Generators are designed to produce a powerful voltage and, when moisture enters the outlets or seeps into the engine, it can cause an electrocution or explosion. It is essential to understand that electricity and water don't mix. Therefore, it is not advisable to operate a portable generator in humid climates, unless you use a generator tent. Never allow your generator to get wet or run out in the open in the rain.
Simply touching the frame of a generator in the rain could cause a life-threatening electric shock. Even if your generator has ground fault circuit interrupt (GFCI) outlets, it will still pose a risk when wet. Water entering the generator will cause it to stop working and could even cause it to explode. If you need to run a generator in the rain, you should build a PVC generator cover with three arched PVC pipes attached to a PVC base.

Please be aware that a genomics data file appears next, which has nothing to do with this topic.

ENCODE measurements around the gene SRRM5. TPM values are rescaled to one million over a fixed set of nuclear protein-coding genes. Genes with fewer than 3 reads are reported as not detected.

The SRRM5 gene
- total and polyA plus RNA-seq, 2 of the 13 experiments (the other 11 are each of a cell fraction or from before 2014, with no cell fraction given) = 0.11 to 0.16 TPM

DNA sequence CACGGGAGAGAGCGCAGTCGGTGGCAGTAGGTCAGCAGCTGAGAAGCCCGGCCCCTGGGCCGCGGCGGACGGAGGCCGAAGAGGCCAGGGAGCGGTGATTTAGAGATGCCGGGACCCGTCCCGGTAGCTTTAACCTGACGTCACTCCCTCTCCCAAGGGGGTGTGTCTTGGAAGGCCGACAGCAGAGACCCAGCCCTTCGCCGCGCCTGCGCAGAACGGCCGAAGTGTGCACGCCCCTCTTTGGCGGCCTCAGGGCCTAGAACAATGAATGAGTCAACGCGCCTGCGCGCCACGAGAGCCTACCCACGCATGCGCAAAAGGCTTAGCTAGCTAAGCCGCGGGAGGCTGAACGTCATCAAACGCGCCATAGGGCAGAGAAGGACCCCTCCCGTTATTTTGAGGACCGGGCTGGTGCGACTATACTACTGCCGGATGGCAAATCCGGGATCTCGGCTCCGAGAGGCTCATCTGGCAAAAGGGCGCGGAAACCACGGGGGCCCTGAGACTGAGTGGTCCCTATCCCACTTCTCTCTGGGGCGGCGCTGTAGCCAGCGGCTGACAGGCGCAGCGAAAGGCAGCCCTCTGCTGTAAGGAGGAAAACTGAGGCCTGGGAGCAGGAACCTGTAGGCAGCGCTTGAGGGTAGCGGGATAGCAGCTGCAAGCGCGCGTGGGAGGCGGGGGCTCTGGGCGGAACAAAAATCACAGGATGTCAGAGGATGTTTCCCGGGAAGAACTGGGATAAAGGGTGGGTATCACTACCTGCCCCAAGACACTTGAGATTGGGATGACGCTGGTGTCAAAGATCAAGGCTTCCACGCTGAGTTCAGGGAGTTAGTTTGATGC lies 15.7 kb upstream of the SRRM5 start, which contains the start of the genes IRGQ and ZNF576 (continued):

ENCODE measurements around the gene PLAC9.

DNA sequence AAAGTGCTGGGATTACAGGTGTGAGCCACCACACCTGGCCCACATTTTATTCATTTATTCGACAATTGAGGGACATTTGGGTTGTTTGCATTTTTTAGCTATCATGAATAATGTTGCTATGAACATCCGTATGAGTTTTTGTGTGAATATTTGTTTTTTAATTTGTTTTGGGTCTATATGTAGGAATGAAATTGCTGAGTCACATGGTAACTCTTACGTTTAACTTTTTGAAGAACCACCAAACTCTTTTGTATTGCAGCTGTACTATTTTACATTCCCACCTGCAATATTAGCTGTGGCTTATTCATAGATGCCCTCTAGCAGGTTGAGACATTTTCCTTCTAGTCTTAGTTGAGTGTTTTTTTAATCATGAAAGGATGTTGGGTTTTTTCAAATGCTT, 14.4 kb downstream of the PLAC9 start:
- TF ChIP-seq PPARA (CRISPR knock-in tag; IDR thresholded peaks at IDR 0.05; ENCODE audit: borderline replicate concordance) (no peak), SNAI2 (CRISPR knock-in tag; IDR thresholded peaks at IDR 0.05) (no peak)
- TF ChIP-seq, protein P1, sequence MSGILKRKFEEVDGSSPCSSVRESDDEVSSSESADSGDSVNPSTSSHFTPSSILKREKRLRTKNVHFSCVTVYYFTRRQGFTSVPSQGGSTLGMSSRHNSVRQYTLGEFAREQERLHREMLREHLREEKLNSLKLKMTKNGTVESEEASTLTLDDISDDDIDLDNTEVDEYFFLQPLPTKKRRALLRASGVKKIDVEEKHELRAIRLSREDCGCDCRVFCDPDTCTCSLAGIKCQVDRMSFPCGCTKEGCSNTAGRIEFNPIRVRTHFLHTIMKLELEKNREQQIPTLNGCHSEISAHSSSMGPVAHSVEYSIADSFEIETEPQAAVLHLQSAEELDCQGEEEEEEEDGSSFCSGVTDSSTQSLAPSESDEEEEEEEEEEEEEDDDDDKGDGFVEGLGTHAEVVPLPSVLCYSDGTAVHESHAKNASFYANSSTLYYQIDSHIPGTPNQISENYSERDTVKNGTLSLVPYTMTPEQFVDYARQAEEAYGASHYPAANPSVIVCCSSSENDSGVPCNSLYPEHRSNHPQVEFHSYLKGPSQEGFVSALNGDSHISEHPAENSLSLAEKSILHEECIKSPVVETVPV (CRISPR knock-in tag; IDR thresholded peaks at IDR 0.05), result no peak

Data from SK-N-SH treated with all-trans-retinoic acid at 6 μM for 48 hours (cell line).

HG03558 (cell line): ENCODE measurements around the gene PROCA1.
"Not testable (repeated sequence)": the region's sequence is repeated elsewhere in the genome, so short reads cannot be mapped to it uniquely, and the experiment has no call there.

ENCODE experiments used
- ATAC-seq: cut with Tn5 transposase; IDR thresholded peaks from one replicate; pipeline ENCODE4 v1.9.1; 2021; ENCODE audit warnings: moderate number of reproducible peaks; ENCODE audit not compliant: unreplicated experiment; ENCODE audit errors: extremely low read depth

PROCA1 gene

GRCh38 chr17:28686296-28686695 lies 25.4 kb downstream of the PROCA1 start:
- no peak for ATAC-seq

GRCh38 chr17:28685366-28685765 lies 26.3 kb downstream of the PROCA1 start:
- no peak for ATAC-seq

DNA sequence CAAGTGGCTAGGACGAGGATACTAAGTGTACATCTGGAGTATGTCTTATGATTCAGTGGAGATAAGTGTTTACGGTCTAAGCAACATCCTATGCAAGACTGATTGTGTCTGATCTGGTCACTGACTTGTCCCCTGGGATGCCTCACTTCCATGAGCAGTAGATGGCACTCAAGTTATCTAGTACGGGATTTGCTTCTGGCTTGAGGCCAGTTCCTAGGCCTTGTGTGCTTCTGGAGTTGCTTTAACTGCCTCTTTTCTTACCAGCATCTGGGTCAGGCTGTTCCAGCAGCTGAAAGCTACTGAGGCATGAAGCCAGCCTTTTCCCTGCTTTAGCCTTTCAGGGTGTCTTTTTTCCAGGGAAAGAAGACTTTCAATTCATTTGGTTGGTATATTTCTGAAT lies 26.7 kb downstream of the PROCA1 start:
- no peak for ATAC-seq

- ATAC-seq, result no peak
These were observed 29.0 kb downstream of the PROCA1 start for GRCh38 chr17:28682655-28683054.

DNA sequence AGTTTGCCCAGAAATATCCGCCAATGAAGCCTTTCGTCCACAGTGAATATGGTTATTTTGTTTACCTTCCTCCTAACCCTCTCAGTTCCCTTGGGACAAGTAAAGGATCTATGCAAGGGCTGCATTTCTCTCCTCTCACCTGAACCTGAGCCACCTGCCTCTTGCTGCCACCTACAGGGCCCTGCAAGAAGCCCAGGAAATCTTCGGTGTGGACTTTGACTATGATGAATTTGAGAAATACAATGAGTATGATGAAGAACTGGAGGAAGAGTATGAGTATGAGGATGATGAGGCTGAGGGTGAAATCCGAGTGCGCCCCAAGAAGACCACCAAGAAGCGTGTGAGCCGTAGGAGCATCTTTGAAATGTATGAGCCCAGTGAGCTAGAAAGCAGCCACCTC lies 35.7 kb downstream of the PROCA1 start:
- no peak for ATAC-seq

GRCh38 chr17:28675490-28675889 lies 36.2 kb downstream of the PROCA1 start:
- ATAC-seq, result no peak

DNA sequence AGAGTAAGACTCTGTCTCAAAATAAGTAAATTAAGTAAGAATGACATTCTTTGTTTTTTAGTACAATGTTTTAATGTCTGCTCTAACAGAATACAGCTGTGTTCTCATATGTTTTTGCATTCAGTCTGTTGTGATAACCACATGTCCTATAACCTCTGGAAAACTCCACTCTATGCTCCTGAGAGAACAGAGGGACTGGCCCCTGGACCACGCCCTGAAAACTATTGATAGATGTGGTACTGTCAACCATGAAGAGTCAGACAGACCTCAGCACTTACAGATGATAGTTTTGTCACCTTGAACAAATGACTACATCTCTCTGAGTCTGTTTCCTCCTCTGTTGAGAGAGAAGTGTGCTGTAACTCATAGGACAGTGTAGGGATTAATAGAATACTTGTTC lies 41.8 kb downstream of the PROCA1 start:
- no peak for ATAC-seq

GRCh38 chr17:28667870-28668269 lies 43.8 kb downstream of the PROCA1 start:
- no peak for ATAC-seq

This will help protect your generator from moisture and ensure its safety. It is also important to install carbon monoxide detectors in any room connected to an attached garage where you are running your generator. When comparing the operation of a generator to using a car in the rain, it should be obvious that a car engine is in an enclosure. This should also be the case when you connect or unplug the cables that are in the electrical panel of the generator.
Covers that fit tightly around your generator are great for protecting it when it's in storage, but they can't be used while it's running. It is essential to remember that electricity and water don't mix and that running a generator in humid conditions should be avoided. If there are adverse weather conditions, try to wait for them to pass before running your generator. If you must use your generator during a storm, make sure you use a cover for it or place it in a location that protects it from rain.